Here is a very detailed example of misuse of public funds in an energy efficiency program. Lack of accountability and misaligned incentives are largely behind this problem, and that will be very clear in this example.
Larry Janesky of Dr. Energy Saver in Connecticut, a leading Home Performance contractor, recently organized a sting operation of sorts for a job from Connecticut’s Home Energy Solutions Program.
What he found is what we here at One Knob recognize as misaligned incentives and lack of accountability, you can watch the video here, but here is the summary:
- Fudging Building Air Standard (BAS), or how tight the home is allowed to be sealed to without requiring mechanical ventilation, was fudged to allow room for air sealing, the basement was deleted from the cubic footage inside the house, which is a primary number in the calculation. If this number hadn’t been fudged, the crew would have had to go home for the day without getting paid.
- Fudging air leakage reduced to get paid almost $500 more. Air leakage is measured with a blower door, and the companies get paid $1/cfm50 (the blower door leakage unit). Larry tested in the house and tested out the house before and after the work, and found a difference of 220 cfm, a very modest reduction from the 2620 it started at. Test in was documented at 2934 cfm50 and tested out at 2223 cfm50, a $711 pay day on a $220 job. This is a $491 overpayment. (The initial verbal result stated 612 cfm 50 savings, but the written report had the 711 number.)
- The pull down attic hatch was poorly sealed.
- An interior basement closet door was weatherstripped (it should be an exterior one.)
- Lightbulbs put in seldom used fixtures.
- Missed caulking spots on windows (which are not a major leak anyway.)
- Poorly sealed plumbing in an upstairs bathroom.
- Major missed air leaks in the attic – plumbing stack and bath fan, which are both easy to find and seal – and often large contributors to high energy use and comfort problems.
- Attic ducts and attic air handler not sealed (likely the most important leaks in the house.)
- Pipe insulation stated installed, but not done.
- Very high predicted savings, $428 annually. From Energy Smart Home Performance’s experience, savings that high require substantial investment and work, very little of those savings are likely to occur.
Sadly, this kind of program abuse is very common in our experience. Homeowners get this work done ‘for free’ or with a nice rebate acting as a discount, but little actually happens.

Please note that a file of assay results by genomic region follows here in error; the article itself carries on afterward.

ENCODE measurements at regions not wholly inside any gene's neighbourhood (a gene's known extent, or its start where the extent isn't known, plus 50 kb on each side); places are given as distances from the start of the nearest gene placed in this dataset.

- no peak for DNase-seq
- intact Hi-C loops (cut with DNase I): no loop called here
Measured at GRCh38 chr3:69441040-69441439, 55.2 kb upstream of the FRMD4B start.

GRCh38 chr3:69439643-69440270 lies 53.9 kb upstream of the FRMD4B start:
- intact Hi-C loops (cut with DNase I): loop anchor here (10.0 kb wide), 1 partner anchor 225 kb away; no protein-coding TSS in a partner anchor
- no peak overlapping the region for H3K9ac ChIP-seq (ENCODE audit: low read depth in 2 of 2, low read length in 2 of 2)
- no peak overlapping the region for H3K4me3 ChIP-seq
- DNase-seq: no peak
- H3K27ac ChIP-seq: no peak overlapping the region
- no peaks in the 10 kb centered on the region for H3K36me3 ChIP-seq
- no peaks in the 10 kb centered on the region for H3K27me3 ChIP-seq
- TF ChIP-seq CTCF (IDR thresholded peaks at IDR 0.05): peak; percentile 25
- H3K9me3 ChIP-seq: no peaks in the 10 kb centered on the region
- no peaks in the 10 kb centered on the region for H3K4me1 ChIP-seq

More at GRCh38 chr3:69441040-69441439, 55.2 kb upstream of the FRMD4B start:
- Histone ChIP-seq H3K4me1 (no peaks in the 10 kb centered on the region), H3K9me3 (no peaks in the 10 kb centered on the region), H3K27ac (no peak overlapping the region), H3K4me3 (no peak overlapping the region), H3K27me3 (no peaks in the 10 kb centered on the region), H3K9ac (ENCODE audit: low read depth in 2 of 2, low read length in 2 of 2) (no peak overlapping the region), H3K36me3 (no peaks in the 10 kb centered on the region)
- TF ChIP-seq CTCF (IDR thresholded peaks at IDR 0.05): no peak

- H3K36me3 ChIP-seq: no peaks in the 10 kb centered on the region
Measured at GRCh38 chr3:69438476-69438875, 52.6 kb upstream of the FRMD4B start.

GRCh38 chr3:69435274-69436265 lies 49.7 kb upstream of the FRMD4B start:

Lack of accountability underpins this story, which in time is likely to bit efficiency programs that are mandated to use public funds cost effectively and reduce actual energy usage. Here are a few of those accountability pieces:
- No verification of blower door numbers. Some test out numbers may be checked, but the test in number can never be verified after work is done, so it can be made up and no one can prove it easily. If energy savings were tracked, this would become obvious when promised energy savings failed to show up.
- You gotta make a living. This crew found out the that house was ‘too tight’ to begin with, but given the choice between feeding their families and lying, they took the second option and fudged the Building Air Standard. This is an impossible situation to put people into.
- Things were sealed that shouldn’t have been (the closet door) and not sealed that should have been (attic air leaks and leaky duct work) because they were on the approved measure list and they got paid for doing it, whether or not it actually delivered any kind of result – comfort, energy savings, indoor air quality, or otherwise.
- About $1200 of ratepayer funds were used on this project, which was ‘free’ to the homeowner. This is an example of split incentives – the homeowner doesn’t care because it’s free, the utility gets to claim deemed savings towards mandates, and the contractor makes a bit of a living. Since there is no accountability for results anywhere, this can happen, but those funds are being spent very poorly.
This is a great example of a broken system.
Thank you to Larry Janesky for pointing this example out and taking the time to make this video.
There Is a Better Way
The One Knob program design seeks to deliver the accountability to all parties that would prevent abuses such as this one. It also aligns the incentives of all parties – homeowners get problems solved, contractors make a living, utilities get the real energy savings they are mandated to get, and Public Utility Commissions get to claim a real win, not a deemed one.
Larry bravely soldiers on without programs, seeking to truly solve homeowner problems at their root, not give panaceas. We challenge him to begin to publish his own predicted client results so that the same accusations of inflated savings predictions cannot be made against him (as we challenge ourselves, Energy Smart needs to start publishing predictions on projects.)
A House Divided Cannot Stand
One thing we urge Larry to consider, along with other program fighters like him out there, is to stop fighting the system, and instead advocate for one that keeps contractors and efficiency programs from fighting each other. Home Performance and Energy Efficiency is hard enough without having so much conflicting information and advice out there.
Energy Efficiency Programs, regardless of their form, are not going away. It’s time to align ourselves and become allies. It’s time for One Knob.